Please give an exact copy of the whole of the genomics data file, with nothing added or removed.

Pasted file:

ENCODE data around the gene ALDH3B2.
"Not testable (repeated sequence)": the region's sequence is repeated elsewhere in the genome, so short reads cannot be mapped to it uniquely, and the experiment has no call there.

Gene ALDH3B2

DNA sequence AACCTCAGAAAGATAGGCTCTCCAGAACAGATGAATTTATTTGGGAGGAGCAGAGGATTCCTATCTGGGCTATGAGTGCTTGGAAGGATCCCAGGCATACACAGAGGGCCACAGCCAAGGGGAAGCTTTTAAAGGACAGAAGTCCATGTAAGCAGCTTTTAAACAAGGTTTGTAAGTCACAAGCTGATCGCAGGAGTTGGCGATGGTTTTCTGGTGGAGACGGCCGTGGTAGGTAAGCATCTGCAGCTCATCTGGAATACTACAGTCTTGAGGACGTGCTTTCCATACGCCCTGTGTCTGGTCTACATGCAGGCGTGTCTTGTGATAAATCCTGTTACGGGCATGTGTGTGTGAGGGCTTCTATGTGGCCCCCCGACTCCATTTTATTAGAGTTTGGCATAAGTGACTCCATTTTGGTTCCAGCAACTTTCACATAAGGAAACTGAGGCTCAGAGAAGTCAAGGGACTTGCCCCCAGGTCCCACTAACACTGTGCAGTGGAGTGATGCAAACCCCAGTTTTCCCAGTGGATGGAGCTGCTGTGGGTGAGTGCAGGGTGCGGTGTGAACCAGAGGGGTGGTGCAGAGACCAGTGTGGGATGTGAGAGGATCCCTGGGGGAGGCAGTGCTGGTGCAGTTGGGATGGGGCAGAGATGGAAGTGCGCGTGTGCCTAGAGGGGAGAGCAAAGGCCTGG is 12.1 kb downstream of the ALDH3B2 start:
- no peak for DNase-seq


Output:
ENCODE data around the gene ALDH3B2.
"Not testable (repeated sequence)": the region's sequence is repeated elsewhere in the genome, so short reads cannot be mapped to it uniquely, and the experiment has no call there.

Gene ALDH3B2

DNA sequence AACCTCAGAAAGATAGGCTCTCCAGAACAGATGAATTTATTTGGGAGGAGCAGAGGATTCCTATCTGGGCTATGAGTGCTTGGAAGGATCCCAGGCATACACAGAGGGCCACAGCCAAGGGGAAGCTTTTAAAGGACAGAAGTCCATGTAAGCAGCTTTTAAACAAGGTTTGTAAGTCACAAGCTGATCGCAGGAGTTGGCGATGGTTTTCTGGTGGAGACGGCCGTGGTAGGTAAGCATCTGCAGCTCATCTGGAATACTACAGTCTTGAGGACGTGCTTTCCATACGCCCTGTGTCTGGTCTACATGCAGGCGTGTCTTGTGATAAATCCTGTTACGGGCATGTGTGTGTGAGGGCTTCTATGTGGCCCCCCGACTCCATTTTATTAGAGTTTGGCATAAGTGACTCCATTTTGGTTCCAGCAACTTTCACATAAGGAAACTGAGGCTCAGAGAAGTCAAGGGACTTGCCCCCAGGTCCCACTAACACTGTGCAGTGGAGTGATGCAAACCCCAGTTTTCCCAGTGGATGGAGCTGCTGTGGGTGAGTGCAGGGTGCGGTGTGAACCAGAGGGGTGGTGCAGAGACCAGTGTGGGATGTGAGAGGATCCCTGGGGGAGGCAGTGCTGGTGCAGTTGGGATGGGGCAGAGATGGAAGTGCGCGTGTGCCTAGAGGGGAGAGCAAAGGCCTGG is 12.1 kb downstream of the ALDH3B2 start:
- no peak for DNase-seq